Father’s Day more than afterthought




Sometimes, Father's Day can feel like an afterthought — a belated companion to Mother's Day, which was founded (unofficially) more than 30 years earlier.

And historically, that's not far wrong. But Father's Day is more than that — and as an ever-increasing body of research shows, fatherhood plays a crucial role in the success and happiness of our children.

As for the afterthought, it was had by a woman named Sonora Smart Dodd, as she listened to a Mother's Day sermon at the Central Methodist Episcopal Church in Spokane, Wash., in 1909. Why not set aside a similar day for fathers? Her own father, William Smart, had raised six children by himself after the death of his wife.

Ms. Dodd organized a Father's Day observance on June 19 of that year. She didn't get much support; even her hometown newspaper mocked the notion of a made-up holiday.

It didn't help that she soon allied herself with the Associated Men's Wear Retailers, a trade group — hence the inevitable ties, the bane of many a modern dad on this day.

But by 1913, Congress was listening. The New York Times records that a bill commemorating fathers was introduced by "Representative J. Hampton Moore, who has eight children."

Perhaps with that many children, he stood more to gain.

But even Moore's resolution couldn't work up much originality; it called for "an expression of sentiment corresponding to that of Mother's Day."

It still wasn't taken all that seriously; it wasn't recognized as a federal holiday until President Lyndon Johnson issued a proclamation in 1966.

Our current president, Barack Obama, is in a unique position to add his thoughts on fatherhood.

In a speech he made on Father's Day in 2008 (while still a candidate), Obama said "too many fathers are missing —missing from too many lives and too many homes. They have abandoned their responsibilities, acting like boys instead of men. And the foundations of our families are weaker because of it."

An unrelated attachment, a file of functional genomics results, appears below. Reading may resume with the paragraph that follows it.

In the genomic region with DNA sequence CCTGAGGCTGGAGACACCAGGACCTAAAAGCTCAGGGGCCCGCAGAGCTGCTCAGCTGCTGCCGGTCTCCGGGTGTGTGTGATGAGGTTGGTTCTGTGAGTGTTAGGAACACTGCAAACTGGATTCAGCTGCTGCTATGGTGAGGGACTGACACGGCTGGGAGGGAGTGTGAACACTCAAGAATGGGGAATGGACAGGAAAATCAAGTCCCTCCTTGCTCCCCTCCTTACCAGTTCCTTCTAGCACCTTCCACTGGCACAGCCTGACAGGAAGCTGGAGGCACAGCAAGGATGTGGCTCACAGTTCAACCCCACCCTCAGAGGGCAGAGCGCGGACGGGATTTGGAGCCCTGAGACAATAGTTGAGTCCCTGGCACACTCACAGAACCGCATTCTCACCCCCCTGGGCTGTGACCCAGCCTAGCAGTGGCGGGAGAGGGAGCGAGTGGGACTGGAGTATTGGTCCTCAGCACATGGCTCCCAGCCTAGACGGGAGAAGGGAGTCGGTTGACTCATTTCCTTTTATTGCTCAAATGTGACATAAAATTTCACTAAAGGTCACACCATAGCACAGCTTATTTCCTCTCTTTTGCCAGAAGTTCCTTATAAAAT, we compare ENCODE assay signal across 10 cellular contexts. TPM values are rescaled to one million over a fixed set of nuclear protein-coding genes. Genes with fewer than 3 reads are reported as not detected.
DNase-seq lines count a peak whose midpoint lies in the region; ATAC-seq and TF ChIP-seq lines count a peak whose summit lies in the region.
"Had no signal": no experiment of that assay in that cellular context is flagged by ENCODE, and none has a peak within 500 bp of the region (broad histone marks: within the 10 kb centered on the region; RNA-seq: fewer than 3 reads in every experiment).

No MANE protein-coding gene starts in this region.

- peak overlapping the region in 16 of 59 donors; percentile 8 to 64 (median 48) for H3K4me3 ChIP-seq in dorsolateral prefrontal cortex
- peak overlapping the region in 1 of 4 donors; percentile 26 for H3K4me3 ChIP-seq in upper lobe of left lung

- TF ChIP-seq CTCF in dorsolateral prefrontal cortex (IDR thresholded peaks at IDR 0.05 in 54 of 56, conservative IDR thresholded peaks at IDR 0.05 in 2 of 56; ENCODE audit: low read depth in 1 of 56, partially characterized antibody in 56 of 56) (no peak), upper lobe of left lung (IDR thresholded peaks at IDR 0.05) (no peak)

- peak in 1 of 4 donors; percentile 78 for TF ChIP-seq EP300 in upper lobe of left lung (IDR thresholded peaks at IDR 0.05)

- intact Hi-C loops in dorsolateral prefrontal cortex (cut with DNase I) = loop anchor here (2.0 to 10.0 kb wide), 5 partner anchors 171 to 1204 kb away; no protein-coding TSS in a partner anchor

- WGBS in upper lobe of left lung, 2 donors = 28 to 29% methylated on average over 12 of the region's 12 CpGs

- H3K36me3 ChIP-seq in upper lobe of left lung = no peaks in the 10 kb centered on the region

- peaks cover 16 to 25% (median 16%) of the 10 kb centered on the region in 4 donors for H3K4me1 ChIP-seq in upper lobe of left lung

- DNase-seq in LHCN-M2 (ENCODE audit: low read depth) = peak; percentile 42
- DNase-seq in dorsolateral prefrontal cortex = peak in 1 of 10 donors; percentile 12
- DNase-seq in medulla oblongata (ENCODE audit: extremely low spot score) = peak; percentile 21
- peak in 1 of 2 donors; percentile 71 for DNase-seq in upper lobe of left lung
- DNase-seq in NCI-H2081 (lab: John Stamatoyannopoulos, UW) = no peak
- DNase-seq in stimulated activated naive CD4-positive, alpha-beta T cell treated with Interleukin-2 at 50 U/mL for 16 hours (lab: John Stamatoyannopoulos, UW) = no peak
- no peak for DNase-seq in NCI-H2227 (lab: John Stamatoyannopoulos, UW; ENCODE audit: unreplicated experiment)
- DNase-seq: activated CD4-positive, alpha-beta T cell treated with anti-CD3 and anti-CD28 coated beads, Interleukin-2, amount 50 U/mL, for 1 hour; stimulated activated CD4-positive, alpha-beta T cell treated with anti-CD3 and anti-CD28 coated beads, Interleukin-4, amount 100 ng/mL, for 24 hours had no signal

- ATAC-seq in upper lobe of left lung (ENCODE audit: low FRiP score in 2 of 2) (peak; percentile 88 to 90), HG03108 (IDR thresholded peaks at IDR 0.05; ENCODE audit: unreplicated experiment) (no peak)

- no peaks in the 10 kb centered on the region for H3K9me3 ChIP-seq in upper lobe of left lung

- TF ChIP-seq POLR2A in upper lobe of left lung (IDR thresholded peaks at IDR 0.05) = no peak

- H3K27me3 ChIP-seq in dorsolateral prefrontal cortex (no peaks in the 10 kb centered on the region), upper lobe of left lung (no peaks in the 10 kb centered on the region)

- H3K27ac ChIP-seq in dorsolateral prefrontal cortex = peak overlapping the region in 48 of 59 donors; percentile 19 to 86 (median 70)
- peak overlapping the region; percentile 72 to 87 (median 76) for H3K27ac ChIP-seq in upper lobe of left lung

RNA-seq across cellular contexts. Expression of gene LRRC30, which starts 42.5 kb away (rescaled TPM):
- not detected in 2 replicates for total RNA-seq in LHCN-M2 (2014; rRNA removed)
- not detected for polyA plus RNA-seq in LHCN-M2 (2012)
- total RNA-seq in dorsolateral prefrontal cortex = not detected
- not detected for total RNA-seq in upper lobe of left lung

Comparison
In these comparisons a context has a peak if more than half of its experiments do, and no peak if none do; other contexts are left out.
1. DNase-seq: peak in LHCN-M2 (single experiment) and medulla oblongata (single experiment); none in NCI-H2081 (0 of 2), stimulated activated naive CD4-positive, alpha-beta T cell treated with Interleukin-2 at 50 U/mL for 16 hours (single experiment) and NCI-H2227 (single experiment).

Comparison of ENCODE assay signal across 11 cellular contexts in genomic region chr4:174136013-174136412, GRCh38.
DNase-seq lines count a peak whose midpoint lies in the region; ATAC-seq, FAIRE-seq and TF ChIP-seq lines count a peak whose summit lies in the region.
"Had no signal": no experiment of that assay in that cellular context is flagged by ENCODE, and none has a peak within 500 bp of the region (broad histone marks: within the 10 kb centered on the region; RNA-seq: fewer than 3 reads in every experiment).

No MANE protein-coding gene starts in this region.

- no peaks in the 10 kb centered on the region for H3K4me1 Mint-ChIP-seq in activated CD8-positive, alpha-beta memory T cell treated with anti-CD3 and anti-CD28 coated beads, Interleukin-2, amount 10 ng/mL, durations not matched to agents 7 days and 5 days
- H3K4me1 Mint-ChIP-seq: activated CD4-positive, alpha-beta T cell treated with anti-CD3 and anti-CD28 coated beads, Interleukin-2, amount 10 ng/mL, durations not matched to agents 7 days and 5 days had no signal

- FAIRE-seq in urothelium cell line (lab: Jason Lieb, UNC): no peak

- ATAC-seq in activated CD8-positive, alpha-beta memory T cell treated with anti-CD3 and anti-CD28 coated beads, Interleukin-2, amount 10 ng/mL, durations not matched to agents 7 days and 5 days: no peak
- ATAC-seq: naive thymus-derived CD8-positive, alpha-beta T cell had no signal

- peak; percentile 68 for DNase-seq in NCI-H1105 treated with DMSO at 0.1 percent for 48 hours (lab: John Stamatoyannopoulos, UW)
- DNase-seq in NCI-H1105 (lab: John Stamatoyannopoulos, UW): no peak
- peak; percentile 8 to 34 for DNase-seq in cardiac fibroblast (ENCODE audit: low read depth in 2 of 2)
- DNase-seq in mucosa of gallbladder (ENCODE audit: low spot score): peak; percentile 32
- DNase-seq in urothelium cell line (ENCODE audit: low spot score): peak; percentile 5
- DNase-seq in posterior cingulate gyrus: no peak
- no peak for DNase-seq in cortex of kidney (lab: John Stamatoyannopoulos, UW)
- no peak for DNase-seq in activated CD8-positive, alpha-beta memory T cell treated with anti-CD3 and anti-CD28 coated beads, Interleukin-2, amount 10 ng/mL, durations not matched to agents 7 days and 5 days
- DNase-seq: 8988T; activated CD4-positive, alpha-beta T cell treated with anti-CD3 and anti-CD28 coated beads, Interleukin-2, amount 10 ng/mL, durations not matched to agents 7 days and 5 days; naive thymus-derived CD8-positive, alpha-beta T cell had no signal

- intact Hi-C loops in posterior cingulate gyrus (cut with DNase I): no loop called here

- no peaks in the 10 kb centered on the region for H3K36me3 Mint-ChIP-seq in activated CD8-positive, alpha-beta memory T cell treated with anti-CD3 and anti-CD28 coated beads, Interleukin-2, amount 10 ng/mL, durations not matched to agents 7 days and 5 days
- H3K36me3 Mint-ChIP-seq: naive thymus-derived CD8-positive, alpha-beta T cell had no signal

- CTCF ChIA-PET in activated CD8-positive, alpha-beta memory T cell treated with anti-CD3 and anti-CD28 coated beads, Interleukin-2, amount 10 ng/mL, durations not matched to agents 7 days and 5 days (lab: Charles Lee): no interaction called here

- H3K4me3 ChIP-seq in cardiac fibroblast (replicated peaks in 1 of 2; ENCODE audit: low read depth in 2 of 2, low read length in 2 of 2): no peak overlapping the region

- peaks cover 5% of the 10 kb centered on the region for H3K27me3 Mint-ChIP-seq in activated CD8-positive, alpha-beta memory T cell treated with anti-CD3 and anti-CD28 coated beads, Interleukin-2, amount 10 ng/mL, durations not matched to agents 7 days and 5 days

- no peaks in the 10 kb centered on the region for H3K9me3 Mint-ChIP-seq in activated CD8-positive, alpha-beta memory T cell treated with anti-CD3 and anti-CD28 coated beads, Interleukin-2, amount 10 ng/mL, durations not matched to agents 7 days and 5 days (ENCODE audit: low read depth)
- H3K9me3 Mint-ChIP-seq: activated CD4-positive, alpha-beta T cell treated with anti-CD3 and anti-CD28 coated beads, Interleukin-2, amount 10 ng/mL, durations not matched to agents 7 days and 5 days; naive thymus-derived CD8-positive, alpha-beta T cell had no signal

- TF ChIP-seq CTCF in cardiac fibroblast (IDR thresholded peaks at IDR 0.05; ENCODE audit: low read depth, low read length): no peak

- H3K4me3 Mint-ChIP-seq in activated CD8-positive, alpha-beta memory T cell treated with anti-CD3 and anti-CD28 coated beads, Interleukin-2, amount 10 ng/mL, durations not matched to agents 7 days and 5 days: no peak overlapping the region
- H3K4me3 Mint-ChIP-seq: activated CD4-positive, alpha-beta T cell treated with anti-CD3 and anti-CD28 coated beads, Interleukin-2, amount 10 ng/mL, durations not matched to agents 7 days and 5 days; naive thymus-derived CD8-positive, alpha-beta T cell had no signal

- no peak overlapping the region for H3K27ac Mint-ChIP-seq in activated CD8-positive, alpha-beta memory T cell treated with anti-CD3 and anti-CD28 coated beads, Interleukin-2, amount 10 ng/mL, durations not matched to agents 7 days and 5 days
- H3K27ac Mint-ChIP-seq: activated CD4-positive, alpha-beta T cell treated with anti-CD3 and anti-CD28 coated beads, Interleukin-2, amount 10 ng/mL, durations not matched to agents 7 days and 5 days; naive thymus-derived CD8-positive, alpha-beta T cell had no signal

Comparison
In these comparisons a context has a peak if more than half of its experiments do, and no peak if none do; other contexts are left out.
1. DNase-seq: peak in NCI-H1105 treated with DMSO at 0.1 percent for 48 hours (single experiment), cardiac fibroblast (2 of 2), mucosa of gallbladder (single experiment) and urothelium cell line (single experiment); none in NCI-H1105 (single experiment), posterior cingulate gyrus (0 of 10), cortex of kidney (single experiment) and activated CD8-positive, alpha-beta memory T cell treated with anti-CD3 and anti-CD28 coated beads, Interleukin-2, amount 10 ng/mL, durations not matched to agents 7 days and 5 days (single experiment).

The importance of fathers is now undeniable. And currently, 24 million American children — 34 percent — don't live with their biological father. That's not to say step-fathers and grandfathers and uncles don't step in and do it well; but there's a unique role a father plays in a child's life.

"We know the statistics," Obama said. "Children who grow up without a father are five times more likely to live in poverty and commit crime; nine times more likely to drop out of schools and 20 times more likely to end up in prison. They are more likely to have behavioral problems, or run away from home or become teenage parents themselves."

He spoke of his own absent father, who left when Obama was 2.

"So I resolved many years ago that it was my obligation to break the cycle - that if I could be anything in life, I would be a good father to my girls," Obama said. Fathers are no afterthought. As for Father's Day, it's an appropriate time to celebrate both the role and the man.

The tie is not necessary.


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